a first dielectric layer comprising a first layer having a quarter wave optical thickness in the range of 0.1 to 1, and a second layer having a quarter wave optical thickness in the range of 0.1 to 1;
a first infrared reflective metal layer having a quarter wave optical thickness in the range of 0.005 to 0.1; and
a second dielectric layer comprising a first layer having a quarter wave optical thickness in the range of 0.05 to 0.5 and a second layer having a quarter wave optical thickness in the range of 0.1 to 1.5; and
a topcoat formed over at least a portion of the functional coating, the topcoat comprising:
a first topcoat layer comprising silica having a quarter wave optical thickness in the range of 0.5 to 1.5 with respect to a wavelength of 550 nm; and
a second topcoat layer comprising zinc stannate having a quarter wave optical thickness in the range of 0.5 to 1.5 with respect to a wavelength of 550nm, and
wherein the topcoat is sufficiently thick so as to affect the optical properties of the coating.
2. The coating of claim 1, wherein the metal layer includes at least one of gold, copper, silver, or mixtures, alloys, or combinations including at least one thereof.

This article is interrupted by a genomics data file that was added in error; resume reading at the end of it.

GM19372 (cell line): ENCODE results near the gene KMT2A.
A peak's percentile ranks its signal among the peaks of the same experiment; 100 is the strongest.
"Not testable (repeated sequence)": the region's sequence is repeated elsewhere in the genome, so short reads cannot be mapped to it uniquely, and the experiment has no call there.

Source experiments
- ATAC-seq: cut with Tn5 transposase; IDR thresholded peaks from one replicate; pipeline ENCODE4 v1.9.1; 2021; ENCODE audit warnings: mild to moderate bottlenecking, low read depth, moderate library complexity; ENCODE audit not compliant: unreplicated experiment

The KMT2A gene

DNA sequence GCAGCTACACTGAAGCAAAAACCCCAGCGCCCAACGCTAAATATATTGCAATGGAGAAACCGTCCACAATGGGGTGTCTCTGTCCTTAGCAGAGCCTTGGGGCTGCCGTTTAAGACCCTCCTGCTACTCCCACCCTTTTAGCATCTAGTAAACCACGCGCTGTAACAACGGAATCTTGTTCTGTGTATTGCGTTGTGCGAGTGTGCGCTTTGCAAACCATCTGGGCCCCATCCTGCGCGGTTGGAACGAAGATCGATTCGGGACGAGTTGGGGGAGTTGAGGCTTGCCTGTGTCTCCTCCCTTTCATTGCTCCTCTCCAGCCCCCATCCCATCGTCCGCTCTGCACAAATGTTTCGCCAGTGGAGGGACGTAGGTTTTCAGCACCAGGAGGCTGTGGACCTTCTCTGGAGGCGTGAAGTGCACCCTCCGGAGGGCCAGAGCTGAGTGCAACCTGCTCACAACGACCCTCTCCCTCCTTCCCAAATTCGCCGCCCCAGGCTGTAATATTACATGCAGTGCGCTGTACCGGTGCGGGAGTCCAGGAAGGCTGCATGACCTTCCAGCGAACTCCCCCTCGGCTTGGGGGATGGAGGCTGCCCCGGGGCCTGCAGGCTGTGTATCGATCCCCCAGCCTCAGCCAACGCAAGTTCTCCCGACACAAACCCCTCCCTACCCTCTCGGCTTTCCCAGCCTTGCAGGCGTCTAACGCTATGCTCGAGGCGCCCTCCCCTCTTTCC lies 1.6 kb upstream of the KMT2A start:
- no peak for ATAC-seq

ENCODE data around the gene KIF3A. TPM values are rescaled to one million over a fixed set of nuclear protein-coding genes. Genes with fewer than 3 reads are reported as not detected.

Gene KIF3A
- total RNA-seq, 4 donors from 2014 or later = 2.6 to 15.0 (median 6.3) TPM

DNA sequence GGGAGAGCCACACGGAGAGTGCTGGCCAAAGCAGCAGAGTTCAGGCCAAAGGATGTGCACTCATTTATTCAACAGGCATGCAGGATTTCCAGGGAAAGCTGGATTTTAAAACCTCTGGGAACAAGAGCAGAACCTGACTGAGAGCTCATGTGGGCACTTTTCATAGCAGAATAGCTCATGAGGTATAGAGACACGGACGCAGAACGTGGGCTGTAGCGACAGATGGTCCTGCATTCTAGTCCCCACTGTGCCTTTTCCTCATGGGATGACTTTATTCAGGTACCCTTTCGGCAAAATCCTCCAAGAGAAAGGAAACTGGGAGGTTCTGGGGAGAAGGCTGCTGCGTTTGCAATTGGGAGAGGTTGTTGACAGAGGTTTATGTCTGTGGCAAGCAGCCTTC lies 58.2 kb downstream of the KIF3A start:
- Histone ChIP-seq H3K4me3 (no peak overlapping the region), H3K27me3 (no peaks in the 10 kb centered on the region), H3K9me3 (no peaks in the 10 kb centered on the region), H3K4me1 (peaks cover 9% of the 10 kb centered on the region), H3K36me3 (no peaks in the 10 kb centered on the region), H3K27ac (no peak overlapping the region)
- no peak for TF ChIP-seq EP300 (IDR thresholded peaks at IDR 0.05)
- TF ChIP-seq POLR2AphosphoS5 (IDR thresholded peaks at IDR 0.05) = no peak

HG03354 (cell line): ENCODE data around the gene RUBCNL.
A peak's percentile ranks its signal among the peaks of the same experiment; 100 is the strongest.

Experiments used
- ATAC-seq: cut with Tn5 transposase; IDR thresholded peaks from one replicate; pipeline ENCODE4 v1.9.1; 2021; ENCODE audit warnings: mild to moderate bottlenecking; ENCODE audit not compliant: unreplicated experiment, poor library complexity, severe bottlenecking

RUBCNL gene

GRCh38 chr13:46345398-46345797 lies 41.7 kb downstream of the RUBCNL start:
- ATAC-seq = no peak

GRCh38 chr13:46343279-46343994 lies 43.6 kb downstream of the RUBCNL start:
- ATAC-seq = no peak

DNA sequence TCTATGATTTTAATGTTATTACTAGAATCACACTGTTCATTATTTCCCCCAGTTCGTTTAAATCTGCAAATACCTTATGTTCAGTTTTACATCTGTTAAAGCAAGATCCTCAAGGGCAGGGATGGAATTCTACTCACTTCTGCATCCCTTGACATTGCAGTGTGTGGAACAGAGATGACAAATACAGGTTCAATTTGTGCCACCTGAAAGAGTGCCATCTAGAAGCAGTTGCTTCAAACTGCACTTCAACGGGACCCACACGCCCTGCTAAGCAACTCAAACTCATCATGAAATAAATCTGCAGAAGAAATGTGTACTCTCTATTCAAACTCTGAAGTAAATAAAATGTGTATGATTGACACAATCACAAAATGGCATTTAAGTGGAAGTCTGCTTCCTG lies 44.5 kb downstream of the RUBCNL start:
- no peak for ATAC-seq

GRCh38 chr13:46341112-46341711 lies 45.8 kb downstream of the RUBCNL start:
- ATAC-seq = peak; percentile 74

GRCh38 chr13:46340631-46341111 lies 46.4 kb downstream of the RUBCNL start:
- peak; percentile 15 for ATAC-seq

3. The coating of claim 1, wherein the refractive index of the first topcoat layer differs from the refractive index of the second topcoat layer by a value in the range of 0.2 to 1.0.
4. The coating of claim 1, wherein the first layer of the first dielectric layer comprises at least one oxide of zinc, tin, or alloys or mixtures thereof, the second layer of the first dielectric layer comprises at least one oxide of zinc, tin, or alloys or mixtures thereof, the metal layer comprises silver, the first layer of the second dielectric layer comprises at least one oxide of zinc, tin, or alloys or mixtures thereof, and the second layer of the second dielectric layer comprises at least one oxide of zinc, tin, or alloys or mixtures thereof.